On filming in Monument Valley, keeping secrets from her co-stars and more
As I explained yesterday, the new season of "Doctor Who" - the first one to air day-and-date in both American and the UK, and the first to feature filming on location in America - debuts on BBC America on Saturday night at 9. And last week, I went to BBC America's New York offices to interview Matt Smith, Alex Kingston and Karen Gillan. I posted the Smith interview in two parts yesterday, and Gillan will be posted tomorrow.
Today, though, it's Alex Kingston's turn. She's not a regular castmember, but producer Steven Moffat has made her time-traveling archaeologist character River Song just as important as the ongoing companions - in some ways more, since River and the Doctor have such a complicated, and possibly intimate, relationship.
In part 1 of the interview (part 2 is here), Kingston and I talk about how it felt to film in Monument Valley, at what stages she's learned things about River and the Doctor's relationship that even Smith doesn't know, and more.
Jerry Seinfeld, Chris Rock, Louis C.K. and Ricky Gervais discuss their profession, no holds barred
I'm a decent interviewer, and certainly better than in my younger years when most of my interviews amounted to little more than a tape-recorded version of "The Chris Farley Show." ("Remember when Sipowicz called that guy a hump? That was awesome!") Still, no matter how skilled I get at asking the right questions in the right order, I can never shake the feeling that, because I don't share a common frame of reference with my subjects, there's only so deep our conversations can go. Even in the midst of a long, involved, interesting discussion, there will inevitably come a point where I can see in my subject's eyes, or hear in their voices, that sense of, "I wish I could explain it to you, but you really had to be there and do what I've done."
Because that's a barrier I usually can't cross, I've always been a sucker for subject-on-subject interviews, where a pair of people from the same field, usually at the same level of fame and often familiar with each other in real life, sit down, shoot the breeze and - if they're done right - ask each other the sorts of questions that would never occur to me no matter how much research I did.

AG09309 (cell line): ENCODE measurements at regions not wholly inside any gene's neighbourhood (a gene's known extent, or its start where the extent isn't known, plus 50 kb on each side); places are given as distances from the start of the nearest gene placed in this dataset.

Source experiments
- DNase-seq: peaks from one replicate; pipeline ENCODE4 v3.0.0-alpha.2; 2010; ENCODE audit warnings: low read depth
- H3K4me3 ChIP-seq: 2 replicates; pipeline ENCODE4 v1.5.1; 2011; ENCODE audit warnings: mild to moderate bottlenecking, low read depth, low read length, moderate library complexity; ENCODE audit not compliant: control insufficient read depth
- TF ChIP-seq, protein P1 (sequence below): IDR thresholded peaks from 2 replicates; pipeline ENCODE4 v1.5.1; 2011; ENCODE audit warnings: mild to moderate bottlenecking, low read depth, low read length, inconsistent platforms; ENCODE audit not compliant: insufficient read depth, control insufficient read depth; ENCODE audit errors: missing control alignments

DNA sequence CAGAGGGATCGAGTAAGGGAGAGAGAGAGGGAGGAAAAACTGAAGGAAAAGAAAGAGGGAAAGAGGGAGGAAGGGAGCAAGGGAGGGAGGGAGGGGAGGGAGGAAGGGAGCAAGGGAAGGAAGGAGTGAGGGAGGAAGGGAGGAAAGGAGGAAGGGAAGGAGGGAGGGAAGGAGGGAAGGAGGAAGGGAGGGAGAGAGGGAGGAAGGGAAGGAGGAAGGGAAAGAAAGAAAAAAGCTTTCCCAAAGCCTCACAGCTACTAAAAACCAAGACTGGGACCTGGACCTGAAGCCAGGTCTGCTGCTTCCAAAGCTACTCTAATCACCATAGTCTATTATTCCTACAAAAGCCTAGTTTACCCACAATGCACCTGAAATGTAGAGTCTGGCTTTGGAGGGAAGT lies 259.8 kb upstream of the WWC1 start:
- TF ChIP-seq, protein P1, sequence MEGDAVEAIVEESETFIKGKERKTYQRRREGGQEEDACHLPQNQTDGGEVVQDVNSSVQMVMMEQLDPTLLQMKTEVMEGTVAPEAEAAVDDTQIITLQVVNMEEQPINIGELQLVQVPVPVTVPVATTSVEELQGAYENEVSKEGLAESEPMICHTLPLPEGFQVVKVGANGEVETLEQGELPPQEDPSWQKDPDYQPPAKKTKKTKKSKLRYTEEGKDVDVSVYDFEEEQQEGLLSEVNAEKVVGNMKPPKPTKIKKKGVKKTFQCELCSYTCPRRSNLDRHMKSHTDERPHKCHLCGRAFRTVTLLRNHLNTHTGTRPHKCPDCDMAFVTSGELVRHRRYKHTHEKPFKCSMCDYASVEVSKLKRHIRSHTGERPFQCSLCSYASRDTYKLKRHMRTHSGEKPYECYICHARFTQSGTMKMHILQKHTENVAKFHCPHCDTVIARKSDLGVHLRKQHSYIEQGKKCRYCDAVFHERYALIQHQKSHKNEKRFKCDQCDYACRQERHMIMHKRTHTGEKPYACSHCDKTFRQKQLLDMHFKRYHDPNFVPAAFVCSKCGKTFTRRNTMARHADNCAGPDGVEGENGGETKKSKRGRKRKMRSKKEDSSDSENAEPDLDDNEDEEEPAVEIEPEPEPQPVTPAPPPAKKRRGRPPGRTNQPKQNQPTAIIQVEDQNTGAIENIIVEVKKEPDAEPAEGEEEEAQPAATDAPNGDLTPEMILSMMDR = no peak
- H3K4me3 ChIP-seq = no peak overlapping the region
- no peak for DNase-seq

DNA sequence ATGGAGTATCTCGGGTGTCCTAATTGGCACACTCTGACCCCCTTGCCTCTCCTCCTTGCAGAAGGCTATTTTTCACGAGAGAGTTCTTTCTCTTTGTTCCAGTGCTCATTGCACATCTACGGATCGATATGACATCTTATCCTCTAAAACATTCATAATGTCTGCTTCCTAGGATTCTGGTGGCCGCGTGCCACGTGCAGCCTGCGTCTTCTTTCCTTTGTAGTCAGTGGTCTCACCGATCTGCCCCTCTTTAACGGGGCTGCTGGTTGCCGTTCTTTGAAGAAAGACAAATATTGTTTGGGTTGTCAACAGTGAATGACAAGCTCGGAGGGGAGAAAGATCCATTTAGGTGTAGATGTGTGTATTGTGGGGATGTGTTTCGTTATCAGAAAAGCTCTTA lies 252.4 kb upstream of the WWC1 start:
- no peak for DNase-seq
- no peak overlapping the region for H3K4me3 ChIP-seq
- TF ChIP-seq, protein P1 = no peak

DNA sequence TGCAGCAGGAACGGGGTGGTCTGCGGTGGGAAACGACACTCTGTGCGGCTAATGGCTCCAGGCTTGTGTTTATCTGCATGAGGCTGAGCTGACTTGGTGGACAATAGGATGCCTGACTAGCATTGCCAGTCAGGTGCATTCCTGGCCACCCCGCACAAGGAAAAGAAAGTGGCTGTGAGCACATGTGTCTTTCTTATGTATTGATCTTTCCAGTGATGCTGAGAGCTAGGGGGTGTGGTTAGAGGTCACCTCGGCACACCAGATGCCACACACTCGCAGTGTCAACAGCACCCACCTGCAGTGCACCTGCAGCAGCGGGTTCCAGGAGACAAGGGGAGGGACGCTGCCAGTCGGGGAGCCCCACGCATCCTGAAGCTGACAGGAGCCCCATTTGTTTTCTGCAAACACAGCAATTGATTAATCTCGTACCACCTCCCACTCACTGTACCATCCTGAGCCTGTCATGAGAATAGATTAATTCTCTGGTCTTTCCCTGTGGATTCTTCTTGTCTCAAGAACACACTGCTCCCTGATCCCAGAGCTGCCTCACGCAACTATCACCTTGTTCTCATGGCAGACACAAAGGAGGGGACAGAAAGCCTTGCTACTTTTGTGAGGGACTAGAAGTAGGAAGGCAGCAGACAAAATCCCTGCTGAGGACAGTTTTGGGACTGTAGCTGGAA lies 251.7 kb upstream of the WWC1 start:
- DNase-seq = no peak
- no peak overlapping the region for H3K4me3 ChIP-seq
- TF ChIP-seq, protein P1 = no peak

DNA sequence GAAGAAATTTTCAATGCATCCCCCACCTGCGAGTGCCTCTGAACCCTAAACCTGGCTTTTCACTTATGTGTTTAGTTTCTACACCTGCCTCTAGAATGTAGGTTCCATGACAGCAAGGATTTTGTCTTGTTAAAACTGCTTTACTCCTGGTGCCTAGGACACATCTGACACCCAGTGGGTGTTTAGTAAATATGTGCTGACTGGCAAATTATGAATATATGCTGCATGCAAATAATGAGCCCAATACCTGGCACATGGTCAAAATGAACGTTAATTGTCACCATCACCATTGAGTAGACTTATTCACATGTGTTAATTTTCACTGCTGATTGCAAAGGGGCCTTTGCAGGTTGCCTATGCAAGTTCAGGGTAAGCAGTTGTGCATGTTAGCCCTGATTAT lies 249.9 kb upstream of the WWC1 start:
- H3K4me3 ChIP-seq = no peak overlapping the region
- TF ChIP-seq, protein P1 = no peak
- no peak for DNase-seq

HBO's new special "Talking Funny," which debuts Friday night at 9, is a classic example of how effective that approach can be. The concept is simple: Jerry Seinfeld, Chris Rock, Louis C.K. and Ricky Gervais sit on a living room set and spend an hour discussing their approaches to stand-up comedy.
Paint cans, pierced ears and a rock-climbing wall figure into one of the season's best episodes
Raylan goes rogue, while Boyd and Dickie square off, in another tense episode
Jules tries to prove a point to Ellie, while Laurie fights maturity, in a very strong episode
Louis C.K. to team up with talking dog in June, final 'Rescue Me' season in July
While FX's two most recent series, "Terriers" and "Lights Out," didn't succeed, overall the channel has had a healthy last few years, including last summer's launch of Louis C.K.'s brilliant low-budget comedy "Louie." Today, FX announced the return date for "Louie," which will be paired with the very promising - and very strange - new comedy "Wilfred," along with the premiere date for the final season of "Rescue Me."
On the Doctor's companions, the franchise's legacy, and more
As I explained in part 1 of this interview post, the new season of "Doctor Who" debuts on BBC America Saturday night at 9 with an episode set in, and that was partially filmed in, America. I went to BBC America's offices last week to interview three of the show's stars, including the Doctor himself, Matt Smith, and will be posting my videos of those chats over the next few days.